Fri - August 15, 2003

Map of my travels


As requested, I have created whereIvebeen.html">a page showing maps of where I've been and where I am. Eventually, I will try to populate it also with links to the various libraries of pictures.

Posted at 10:54     Read More  


Sun - August 10, 2003

Cellphone


I have a new cellular phone here in Ukraine. The number is +380 678-101-654. To direct dial from the USA, enter 011-380-678-101-654. You can also 380678101654@2sms.kyivstar.net">email my phone directly with small messages to which I can respond wherever I am. Isn't GSM cool?

Posted at 01:31     Read More  

Kherson, Ukraine


Sorry it has taken so long to get these up. Here are a few pictures of Kherson, Ukraine. This is the town I've been living in all month.

Posted at 01:22     Read More  


Fri - June 13, 2003

No room at the hostel


Rats! The one hostel I thought I could stand does not have any room. I'm going to someplace cooler. I'll stay here one more night then go to Kosice, Slovakia.

Posted at 10:53     Read More  


Sun - June 8, 2003

Budapest for a week


I have indeed had a great night's sleep, although I still feel a little bad that my roomates had to take such drastic action. At least I was able to pay them for the money they spent on this place. They grudgingly accepted it. I am sad that they're gone, but I guess we each must learn whatever is for us to learn.

My lesson: No more late night dinners for me -- especially not with cheese sauce! I had lunch at that same restraunt today. Great food! about $9. (1350 Florens) eneough to hold me until tomorrow with lots of water.

I told the landlady, Piroshka. We talked. I will stay in one of the smaller rooms in this flat for a week for 189 Euros. That's about $30 per day or so). I could only do better at a hostel, with roomates. And then I'd be worried about my stuff. This is a good deal.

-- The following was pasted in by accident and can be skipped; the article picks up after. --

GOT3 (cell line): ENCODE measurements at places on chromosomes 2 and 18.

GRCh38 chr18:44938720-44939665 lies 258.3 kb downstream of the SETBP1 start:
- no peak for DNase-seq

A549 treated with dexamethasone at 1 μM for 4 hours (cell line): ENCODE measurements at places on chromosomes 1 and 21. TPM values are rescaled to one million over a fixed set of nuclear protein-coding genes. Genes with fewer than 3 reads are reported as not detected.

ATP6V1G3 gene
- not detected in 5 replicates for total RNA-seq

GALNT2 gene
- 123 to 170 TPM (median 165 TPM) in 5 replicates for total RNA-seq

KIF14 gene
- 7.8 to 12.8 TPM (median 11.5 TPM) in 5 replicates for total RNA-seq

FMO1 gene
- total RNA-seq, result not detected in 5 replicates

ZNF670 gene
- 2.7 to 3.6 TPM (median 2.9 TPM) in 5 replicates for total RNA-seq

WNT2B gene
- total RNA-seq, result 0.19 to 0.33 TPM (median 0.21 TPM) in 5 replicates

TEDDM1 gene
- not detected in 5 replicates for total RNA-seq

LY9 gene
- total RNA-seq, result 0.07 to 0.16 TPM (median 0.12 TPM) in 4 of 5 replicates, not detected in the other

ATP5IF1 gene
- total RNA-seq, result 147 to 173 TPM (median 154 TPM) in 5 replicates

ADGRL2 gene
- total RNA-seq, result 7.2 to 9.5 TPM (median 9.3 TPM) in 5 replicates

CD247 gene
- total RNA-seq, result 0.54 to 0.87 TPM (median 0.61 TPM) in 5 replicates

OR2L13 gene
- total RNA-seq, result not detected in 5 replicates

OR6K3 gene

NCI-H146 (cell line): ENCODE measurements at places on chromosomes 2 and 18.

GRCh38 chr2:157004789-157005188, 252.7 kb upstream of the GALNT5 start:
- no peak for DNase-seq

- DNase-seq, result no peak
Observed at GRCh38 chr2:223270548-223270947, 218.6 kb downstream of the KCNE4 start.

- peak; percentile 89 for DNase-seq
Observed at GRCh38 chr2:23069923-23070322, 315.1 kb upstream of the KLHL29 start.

So now, I'm off to post all this stuff an an internet place I found yesterady during the walking tour (3500 florens)

Posted at 02:05     Read More  


Fri - June 6, 2003

in Budapest


The flat was a huge room with a private bath in an apartment with three other such rooms (although only one other of which had its own bath) and an nice kitchen and dining area. We ate a late dinner (my bad) and in the morning my roomates informed me that I snored and kept them all awake for the past TWO nights. So I left (and felt great, albeit somewhat guilty) and took the walking tour and checked on other places to stay. They slept in.

The walking tour was a blast. It lasted all afternoon and by the end, I knew where I could find a woman who hooked up travelers with apartments. She only had one in my price range and the lady was very nice although neither of us could understand a word the other spoke and her apartment was amazing, but alas, the bathroom had no shower curtain. She wanted me to use the tub; I pantomimed that I wanted to wash my hair; she pantomimed that it would get water all over the floor. I asked if she had more towels. Alas, it wasn't to be. I went back to my flat to ask my flatemates if they'd be willing to try one more night (there were spaces available in the dorm at the hostel the next night) but they were not enthused. On the contrary, they went out to dinner and returned less than an hour later informing me that they had found a hotel room and they were moving out immediately and I could have this place all to myself. Well, I paid them what they had spent here and not used and watched them go sadly.